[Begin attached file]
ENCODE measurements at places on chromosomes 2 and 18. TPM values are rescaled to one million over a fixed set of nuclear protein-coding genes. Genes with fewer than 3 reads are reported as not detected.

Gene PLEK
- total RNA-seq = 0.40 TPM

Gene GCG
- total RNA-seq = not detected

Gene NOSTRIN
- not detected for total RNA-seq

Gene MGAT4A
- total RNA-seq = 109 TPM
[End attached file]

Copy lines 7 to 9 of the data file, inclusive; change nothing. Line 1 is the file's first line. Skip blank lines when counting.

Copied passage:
- not detected for total RNA-seq

Gene MGAT4A
- total RNA-seq = 109 TPM